ATLANTA — Two weeks after it temporarily spared a Georgia inmate from the death penalty, the United States Supreme Court on Tuesday declined the inmate’s appeal, a decision that will probably lead to a quick execution.
The inmate, Troy A. Davis, was convicted in 1991 of murdering Mark Allen MacPhail, a Savannah police officer. The court’s decision, made without comment or explanation, allows Georgia officials to obtain a new death warrant and schedule a new date of execution, probably in the next few days or weeks.
The case has led to an outpouring of support for Mr. Davis, largely because seven of nine witnesses against him have recanted their testimony, with two claiming police pressured them to testify against him. Prosecutors presented no physical evidence and no murder weapon, and three witnesses have said another man admitted to the murder.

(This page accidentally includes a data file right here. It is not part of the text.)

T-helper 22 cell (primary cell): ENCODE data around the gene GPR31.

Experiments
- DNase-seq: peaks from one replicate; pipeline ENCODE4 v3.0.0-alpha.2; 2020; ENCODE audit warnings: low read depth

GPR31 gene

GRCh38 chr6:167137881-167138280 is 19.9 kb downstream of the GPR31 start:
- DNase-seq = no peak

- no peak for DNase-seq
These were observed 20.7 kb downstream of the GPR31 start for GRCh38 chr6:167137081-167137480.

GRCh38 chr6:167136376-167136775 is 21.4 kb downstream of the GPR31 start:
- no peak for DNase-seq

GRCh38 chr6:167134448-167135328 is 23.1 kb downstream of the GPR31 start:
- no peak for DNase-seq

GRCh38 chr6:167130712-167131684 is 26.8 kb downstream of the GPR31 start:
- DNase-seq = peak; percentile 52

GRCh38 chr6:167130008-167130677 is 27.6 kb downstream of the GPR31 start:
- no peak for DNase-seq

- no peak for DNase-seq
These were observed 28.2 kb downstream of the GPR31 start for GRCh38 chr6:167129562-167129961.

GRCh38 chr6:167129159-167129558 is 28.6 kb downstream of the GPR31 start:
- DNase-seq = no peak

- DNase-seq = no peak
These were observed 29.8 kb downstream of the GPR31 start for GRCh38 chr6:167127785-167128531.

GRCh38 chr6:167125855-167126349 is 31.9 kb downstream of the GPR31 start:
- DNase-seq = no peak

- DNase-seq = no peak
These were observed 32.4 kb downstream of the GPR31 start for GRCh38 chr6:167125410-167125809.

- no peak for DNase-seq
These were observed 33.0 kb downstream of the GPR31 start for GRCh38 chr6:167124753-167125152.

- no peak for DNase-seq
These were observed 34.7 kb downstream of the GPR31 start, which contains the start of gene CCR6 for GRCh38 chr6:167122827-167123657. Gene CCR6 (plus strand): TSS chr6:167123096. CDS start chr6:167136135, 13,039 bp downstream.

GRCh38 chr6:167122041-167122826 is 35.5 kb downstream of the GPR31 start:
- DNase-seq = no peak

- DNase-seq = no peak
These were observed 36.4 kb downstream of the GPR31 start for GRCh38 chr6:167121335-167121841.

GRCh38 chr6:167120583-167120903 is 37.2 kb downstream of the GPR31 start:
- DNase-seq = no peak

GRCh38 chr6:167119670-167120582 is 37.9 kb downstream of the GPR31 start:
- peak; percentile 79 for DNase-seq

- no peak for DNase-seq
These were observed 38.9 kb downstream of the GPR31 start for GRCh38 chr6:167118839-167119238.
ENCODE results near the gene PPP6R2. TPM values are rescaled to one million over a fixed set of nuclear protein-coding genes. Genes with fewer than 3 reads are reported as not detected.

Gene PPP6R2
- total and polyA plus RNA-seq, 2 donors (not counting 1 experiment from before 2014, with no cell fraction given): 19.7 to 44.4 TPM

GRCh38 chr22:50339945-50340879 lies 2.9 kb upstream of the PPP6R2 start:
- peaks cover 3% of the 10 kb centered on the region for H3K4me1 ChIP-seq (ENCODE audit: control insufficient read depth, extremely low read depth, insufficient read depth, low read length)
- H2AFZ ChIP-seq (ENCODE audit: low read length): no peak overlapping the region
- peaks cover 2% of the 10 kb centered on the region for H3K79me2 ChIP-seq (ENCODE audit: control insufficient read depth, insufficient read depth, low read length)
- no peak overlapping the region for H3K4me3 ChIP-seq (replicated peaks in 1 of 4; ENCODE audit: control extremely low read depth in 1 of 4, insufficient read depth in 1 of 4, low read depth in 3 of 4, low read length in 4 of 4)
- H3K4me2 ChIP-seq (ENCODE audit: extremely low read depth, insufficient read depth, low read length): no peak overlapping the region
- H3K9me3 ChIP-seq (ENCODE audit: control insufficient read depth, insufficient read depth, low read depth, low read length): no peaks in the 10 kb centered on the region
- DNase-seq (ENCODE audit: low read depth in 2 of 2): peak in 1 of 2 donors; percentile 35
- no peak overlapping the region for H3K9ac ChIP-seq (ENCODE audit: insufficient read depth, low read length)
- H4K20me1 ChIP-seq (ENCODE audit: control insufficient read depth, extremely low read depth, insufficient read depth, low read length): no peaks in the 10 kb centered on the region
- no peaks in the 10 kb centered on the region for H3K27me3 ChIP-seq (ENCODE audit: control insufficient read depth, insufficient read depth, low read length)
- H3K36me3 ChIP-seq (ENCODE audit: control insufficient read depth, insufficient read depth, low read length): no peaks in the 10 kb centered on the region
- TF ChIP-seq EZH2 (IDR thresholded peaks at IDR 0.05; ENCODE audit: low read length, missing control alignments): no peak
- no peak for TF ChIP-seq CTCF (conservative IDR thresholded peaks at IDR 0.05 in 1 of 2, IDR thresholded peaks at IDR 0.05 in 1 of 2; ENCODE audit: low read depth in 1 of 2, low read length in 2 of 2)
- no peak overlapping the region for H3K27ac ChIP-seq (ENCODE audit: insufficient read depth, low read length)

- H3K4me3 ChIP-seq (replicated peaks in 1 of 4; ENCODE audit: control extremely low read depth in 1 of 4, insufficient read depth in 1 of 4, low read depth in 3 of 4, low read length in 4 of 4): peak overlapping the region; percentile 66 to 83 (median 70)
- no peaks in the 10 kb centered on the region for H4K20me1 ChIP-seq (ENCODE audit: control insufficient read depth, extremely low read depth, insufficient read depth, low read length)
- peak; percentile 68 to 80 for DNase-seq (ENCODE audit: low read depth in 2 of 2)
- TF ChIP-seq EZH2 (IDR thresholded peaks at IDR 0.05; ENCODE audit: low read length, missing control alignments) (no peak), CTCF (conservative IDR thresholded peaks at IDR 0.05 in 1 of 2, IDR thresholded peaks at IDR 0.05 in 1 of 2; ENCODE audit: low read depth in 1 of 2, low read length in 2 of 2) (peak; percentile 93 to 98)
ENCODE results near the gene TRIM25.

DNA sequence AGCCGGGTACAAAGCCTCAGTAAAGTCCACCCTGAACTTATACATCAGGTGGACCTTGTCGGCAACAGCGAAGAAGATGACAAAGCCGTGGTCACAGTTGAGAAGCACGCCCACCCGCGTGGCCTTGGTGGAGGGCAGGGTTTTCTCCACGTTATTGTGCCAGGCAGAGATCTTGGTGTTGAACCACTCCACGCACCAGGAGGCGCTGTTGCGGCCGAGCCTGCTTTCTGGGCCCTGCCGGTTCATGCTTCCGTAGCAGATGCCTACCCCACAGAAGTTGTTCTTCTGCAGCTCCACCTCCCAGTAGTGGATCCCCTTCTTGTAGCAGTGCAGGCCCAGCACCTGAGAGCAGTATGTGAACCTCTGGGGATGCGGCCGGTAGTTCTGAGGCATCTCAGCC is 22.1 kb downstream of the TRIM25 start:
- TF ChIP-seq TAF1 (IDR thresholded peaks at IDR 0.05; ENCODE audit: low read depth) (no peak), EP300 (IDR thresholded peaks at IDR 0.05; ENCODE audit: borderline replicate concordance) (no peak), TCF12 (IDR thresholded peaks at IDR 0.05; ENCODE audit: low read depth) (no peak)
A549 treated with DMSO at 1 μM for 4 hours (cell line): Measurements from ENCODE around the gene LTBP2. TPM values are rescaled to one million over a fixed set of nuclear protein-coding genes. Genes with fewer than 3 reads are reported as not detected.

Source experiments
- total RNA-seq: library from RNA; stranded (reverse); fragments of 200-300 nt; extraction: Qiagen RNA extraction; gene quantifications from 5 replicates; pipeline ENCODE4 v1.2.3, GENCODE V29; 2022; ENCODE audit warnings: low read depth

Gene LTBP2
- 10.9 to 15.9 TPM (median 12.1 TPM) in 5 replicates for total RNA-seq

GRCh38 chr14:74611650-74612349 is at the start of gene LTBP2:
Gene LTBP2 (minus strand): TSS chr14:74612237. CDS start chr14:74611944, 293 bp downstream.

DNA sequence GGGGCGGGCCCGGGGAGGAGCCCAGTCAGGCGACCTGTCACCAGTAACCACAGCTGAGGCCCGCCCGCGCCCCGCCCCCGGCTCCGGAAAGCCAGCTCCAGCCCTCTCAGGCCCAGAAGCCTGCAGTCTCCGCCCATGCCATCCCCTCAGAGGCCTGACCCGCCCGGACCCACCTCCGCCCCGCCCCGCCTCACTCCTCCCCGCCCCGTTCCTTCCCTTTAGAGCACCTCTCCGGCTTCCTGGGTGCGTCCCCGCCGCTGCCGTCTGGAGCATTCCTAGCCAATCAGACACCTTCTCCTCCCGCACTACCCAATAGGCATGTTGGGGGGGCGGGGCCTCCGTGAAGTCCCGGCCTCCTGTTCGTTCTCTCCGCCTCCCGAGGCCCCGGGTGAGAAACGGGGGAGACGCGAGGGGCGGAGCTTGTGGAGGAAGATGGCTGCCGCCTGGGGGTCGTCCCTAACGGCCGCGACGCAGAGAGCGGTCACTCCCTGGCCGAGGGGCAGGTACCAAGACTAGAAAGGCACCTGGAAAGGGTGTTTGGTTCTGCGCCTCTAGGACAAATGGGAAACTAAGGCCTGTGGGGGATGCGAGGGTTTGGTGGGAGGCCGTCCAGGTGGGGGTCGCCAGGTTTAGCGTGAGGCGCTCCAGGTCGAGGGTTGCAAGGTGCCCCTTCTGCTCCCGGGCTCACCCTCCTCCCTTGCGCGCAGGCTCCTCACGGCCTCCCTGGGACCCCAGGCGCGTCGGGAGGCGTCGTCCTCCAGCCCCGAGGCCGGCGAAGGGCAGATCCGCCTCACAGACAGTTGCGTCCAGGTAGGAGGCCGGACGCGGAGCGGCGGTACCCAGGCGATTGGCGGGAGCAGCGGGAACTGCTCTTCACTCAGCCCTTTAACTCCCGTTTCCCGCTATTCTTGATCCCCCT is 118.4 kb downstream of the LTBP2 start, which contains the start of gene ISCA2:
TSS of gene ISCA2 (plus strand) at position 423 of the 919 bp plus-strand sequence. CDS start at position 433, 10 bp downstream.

World leaders including former President Jimmy Carter, Archbishop Desmond Tutu and Pope Benedict XVI have challenged the fairness of his conviction.
“Georgia is willing to risk the credibility of its whole death penalty system in carrying out this one very questionable execution,” said Steven B. Bright, a professor at Yale Law School. “The death penalty should really only be enforced in cases where there is no question about guilt, and that just cannot be said about this case.”
Prosecutors have rejected the claims of the recanting witnesses, and both the Georgia Supreme Court and the state Board of Paroles and Pardons have denied Mr. Davis’s requests for new trials and clemency. Members of the family of the slain police officer expressed relief at the Supreme Court’s decision on Tuesday.
“My son will always be missed in our hearts,” said Anneliese MacPhail, the mother of Officer MacPhail. “But at least we can relax now and don’t have to worry about whether justice will be served.”
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